Friday, May 1, 2009

Yale, Halliburton, Gates Foundation Listed as Chrysler Lenders

Chrysler LLC’s secured lenders included Yale University, Oaktree Capital Management and assets managed for the University of Kentucky, Halliburton Co., Kraft Foods Master Retirement and the Bill and Melinda Gates Foundation, a court filing in the carmaker’s bankruptcy shows.

Chrysler, the nation’s third-largest automaker, filed for Chapter 11 protection after a group of 20 Chrysler secured lenders calling itself the “Committee of Chrysler Non-Tarp Lenders” rejected an offer by the government that would have paid them $2.25 billion on $6.9 billion of debt, or 33 cents on the dollar.

The government plans to ask the bankruptcy judge to let it pay the creditors in that group $2 billion, or 29 cents on the dollar, to end their claims.

“A group of investment firms and hedge funds decided to hold out for the prospect of an unjustified taxpayer-funded bailout,” President Barack Obama said April 30 in Washington before Chrysler’s bankruptcy filing.

The list of more than 100 secured lenders, filed in the U.S. Bankruptcy Court in Manhattan, includes those that initially declined the government offer as well as others, including the U.S. Treasury.

Dissident Group

Some investors, including OppenheimerFunds Inc. and Perella Weinberg Capital Management LP’s Xerion hedge fund, bought the debt of the automaker before last July. On June 30, Chrysler auto loans were trading at about 49 cents on the dollar. Xerion, run by Daniel Arbess and OppenheimerFunds, both based in New York, and Stairway Capital Advisors, based in Uniondale, New York, were all part of the group that declined the government’s offer, as were Los Angeles-based TCW Group Inc. and Schultze Asset Management LLC of Purchase, New York.

The dissidents labeled themselves “non-TARP lenders” to highlight their willingness to oppose the Treasury plan, unlike Chrysler’s largest creditors, JPMorgan Chase & Co., Goldman Sachs Group Inc., Morgan Stanley and Citigroup Inc., which have all received money from the taxpayer supported Troubled Assets Relief Program, or TARP.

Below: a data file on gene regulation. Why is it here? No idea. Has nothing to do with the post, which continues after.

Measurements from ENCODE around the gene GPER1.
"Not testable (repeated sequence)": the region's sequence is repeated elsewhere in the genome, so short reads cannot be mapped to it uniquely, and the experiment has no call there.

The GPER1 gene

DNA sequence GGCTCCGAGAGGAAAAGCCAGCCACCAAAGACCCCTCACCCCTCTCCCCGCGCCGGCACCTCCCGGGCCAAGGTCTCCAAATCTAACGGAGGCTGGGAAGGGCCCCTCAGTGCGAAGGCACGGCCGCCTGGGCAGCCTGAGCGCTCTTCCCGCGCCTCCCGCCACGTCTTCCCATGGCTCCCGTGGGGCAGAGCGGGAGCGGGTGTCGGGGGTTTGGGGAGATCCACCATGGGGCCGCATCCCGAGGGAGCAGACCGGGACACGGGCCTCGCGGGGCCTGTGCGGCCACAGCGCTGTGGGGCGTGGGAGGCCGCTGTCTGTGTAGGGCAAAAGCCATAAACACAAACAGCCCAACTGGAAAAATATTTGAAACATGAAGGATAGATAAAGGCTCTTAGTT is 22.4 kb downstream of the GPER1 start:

Other firms, including New York-based hedge funds Elliott Management Corp. and York Capital Management LP, supported the government’s deal.

Some buyers of the company’s loans would still make money at 29 cents on the dollar. In March, the debt traded as low as 13 cents.

Perella and Xerion issued a statement after the president’s comments saying they accepted the government offer and would attempt to persuade other lenders to do the same.

Perella Statement

“We believe that this is in the best interests of all Chrysler stakeholders, and our own investors and partners,” the Perella statement said. “We are working with other non-TARP Lenders to encourage broad participation in the settlement.”

Goldman Sachs Group Inc. was among the first of Chrysler’s underwriters to try to get the loans off its books. The investment bank sold about $500 million of Chrysler loans in April 2008 at 63 cents on the dollar, almost 30 cents lower than where other actively traded loans were selling. At that price, the loans would yield more than 25 percent if held for four years.

“People bought the debt because the recovery on bank loans has been high,” said Steven Persky, co-founder of Dalton Investments LLC, a Los Angeles-based hedge fund that trades distressed debt.

Pension Funds

Columbus, Indiana-based Reams Asset Management bought Chrysler loans on behalf of 37 clients, including public pension funds in Seattle, Sonoma County, California and Baltimore County, Maryland. Reams also invested money for the Bill & Melinda Gates Foundation and the University of Kentucky, according to the court document.

Calls and messages to Reams executives, including Robert Crider, managing director, weren’t returned.

Diana Gabriel, a spokeswoman for Halliburton, said it held one Chrysler bond valued at $1.6 million in its $4.5 billion of pension assets.

Deutsche Bank AG, which also appeared on the list of lenders, said it only held loans made to Chrysler’s financing arm, which traded at 71.5 cents on the dollar on April 30, compared with 27.5 for the carmaker’s loans.

“Our risk to Chrysler finance is strongly hedged and structured,” said spokesman Ted Meyer. “Our net loss for the firm is negligible.”

Executives at the other lenders declined to comment or didn’t return calls seeking a comment.

The case is In re. Chrysler LLC, 09-50002, U.S. Bankruptcy Court, Southern District of New York (Manhattan).